Don’t Go to Russia (the access and prejudices may drive you batty)!

I recently fell across this crazy (yet brilliant and hysterical) article written by Yasha Levine on “The Exile,” a Russia-based informations site, called “Hell On Wheels: 24 Hours Without Wheels in Moscow.” I’m not quite sure if his article was supposed to be satirical or purely informational, or shocking, or all three of these attributes, but I do know one thing – it was a HUGE wake-up call to Miss Tiffiny Carlson, in regards to how lucky I am to live in a city (Minneapolis), that is over 90% accessible (in regards to public facilities).

What Mr. Levine did was rent out a wheelchair for 250 rubles/week called “Nadezdha,” from an area medical rental place, which basically means (translated from Russian into English, of course), “Hope.” So, with the shoddy “Hope” wheelchair in his possession, which wasn’t easy to find by the way, Mr. Levine went out across the vastness that is the city of Moscow – post-Communism over 10+ years no less – to peruse the town PUBLICALLY, which in itself happens to be a big deal over there because essentially no one with a disability ever goes out in public out of both physical (lack of accessibility) and psychological (shame, embarrassment) reasons. Thanks to the extreme division of the able-bodied and the disabled in Communist-era Russia, everyone with a disability was pretty much institutionalized and never integrated into the public environment. The Russian public, still, TO THIS DAY, doesn’t know how to properly and politely handle people with disabilities (other than throw spare rubles at them or tell them they’re not wanted).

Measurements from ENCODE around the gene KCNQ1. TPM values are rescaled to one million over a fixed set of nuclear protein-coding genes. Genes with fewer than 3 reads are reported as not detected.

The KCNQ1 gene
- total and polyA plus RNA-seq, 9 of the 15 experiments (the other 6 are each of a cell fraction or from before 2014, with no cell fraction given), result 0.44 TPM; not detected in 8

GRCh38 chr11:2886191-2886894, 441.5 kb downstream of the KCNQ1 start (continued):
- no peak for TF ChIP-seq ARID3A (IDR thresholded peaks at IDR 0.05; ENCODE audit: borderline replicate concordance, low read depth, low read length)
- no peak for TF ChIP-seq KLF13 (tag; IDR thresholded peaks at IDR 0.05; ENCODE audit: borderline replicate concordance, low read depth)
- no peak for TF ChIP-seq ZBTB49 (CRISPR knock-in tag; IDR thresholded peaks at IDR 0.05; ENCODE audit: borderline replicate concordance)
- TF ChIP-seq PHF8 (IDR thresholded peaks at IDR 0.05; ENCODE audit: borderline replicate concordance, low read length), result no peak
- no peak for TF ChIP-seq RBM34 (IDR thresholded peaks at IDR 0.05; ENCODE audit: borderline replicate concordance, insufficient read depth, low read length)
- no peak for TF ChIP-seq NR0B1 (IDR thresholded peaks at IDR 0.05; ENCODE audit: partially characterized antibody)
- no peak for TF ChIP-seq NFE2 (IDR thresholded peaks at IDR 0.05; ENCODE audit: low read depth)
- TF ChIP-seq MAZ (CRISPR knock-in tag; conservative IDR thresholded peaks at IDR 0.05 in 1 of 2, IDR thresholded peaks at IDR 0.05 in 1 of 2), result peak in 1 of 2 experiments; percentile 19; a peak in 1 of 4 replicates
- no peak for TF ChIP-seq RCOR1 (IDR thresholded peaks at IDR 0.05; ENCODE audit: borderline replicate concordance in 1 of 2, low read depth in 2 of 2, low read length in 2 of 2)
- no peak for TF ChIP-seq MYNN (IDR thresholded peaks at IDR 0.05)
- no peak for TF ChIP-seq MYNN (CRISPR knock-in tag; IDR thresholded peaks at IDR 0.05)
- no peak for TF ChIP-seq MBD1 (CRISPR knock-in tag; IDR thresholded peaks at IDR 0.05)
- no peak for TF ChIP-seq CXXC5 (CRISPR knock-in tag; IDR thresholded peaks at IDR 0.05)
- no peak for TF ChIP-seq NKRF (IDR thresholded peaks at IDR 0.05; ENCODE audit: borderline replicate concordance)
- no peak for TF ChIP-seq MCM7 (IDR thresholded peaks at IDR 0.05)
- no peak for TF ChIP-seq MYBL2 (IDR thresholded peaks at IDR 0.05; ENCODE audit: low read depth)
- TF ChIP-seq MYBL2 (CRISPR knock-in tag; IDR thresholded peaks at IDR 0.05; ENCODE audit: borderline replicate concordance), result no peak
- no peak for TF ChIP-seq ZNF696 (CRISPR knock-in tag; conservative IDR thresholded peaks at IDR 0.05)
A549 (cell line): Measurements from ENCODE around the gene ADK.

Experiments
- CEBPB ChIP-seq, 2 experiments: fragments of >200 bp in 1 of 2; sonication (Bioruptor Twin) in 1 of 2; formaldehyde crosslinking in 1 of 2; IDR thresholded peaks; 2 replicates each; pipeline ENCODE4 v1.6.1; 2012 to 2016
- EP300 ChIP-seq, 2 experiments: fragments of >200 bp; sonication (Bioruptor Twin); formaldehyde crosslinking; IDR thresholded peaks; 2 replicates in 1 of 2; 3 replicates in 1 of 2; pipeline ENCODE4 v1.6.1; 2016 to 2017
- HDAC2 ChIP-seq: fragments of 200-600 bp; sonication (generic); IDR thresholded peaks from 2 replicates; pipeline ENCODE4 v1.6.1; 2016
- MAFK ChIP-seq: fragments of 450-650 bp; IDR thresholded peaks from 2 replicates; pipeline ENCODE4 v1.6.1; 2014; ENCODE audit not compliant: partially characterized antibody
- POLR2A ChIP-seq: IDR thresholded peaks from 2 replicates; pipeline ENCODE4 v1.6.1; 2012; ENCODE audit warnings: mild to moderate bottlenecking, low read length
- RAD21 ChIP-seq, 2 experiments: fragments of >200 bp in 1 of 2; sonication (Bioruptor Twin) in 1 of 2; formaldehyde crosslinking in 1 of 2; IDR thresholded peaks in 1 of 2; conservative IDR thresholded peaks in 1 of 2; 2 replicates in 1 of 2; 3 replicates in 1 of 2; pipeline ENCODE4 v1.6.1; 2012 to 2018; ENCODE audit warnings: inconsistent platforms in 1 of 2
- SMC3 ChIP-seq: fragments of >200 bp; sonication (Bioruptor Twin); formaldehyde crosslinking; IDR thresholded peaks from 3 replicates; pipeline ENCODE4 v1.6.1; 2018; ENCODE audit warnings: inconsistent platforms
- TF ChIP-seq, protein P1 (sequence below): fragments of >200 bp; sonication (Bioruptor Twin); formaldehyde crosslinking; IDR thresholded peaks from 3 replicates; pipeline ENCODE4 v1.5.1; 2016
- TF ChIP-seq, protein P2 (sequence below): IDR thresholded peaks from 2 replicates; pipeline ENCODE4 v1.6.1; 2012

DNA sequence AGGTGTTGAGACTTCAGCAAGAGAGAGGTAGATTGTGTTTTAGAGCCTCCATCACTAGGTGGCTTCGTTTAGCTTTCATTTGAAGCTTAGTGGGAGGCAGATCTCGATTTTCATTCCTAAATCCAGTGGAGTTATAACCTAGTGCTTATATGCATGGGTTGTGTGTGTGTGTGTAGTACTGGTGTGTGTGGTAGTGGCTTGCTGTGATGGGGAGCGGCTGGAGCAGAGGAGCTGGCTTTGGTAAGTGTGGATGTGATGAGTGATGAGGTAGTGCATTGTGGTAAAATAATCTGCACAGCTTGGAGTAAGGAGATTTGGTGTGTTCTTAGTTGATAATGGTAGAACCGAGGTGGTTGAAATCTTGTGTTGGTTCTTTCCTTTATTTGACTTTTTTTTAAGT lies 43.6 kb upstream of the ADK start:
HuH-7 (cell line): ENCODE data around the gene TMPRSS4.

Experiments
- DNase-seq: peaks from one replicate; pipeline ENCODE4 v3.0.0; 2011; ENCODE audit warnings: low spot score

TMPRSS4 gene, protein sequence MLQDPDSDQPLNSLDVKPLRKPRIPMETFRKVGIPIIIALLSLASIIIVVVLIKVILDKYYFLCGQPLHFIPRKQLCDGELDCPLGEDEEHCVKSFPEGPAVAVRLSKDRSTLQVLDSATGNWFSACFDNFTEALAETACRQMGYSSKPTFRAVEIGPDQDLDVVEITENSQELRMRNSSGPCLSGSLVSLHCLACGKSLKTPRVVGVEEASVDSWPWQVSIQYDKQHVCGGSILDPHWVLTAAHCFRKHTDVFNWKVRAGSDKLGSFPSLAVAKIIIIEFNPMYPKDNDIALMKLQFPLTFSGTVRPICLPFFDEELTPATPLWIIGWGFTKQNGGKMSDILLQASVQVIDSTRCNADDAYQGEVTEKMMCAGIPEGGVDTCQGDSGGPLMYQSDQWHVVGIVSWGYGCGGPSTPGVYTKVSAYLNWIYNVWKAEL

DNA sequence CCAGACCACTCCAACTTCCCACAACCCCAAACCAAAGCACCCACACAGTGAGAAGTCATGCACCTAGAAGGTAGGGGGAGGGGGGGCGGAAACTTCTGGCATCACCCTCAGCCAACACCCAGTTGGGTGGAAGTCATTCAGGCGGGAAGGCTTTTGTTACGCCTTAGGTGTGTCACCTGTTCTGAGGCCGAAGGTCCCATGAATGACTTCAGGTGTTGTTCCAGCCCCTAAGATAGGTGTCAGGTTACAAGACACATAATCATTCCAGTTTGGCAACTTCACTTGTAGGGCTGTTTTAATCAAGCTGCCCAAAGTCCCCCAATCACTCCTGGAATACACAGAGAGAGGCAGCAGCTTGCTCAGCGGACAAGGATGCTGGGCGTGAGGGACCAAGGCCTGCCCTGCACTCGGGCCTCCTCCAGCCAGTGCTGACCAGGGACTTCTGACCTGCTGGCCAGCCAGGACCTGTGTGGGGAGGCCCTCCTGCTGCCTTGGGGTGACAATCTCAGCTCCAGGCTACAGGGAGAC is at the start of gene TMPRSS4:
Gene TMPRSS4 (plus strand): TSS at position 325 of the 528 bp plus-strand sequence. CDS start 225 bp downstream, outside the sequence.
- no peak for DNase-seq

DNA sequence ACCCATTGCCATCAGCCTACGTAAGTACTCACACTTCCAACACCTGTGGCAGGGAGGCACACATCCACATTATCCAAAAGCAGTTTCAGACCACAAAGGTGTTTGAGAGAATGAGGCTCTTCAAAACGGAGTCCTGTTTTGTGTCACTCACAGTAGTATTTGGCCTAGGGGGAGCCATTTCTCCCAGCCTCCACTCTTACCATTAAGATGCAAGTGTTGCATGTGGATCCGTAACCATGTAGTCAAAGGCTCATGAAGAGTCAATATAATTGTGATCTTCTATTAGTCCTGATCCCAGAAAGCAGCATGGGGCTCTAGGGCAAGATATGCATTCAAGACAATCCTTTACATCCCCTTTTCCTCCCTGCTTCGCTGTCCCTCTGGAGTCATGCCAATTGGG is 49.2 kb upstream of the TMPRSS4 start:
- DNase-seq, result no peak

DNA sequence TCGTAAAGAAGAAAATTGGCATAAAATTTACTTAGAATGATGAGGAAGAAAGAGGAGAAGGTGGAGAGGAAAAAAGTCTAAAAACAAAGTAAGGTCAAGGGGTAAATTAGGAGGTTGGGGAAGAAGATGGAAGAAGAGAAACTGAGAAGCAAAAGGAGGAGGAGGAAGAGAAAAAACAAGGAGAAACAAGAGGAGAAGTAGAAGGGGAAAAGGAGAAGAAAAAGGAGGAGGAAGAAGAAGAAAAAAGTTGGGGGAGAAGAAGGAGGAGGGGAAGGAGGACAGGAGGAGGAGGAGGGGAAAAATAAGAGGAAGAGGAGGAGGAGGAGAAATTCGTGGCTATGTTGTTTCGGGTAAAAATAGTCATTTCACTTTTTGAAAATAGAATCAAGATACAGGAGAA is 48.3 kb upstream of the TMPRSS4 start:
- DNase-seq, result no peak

What Levine did in his 24 hours “without legs” was traverse the Muscovite subway system (via wheelies on escalators), dine on sub-par sushi at a huge (relatively new and thankfully accessibly) mall that lies on the outskirts of Moscow (fitting in a dinner date with his girlfriend, no less), and than (his biggest challenge), attempting to integrate himself into the elite Moscow clubbing scene (which was by far his biggest challenge). “We do not allow invalids into our club,” said one bouncer in the most simplistic terms possible, as he attempted to enter a certain snotty club. Undeterred, he used his friends (who were able-bodied and hip, as “clout”) he finally did get himself into another nearby high-brow club, and even got himself a few sexy (clothes-on) lap-dances from some hot Muscovite-women too. Oh the surprise that was!

To read this truly informative and mind-expanding article, and to learn to fully appreciate the accessibility of your current residence by the highest means possible, do read Yasha Levine’s article on his one-day escapade (thank ye gods) in the city of Moscow.

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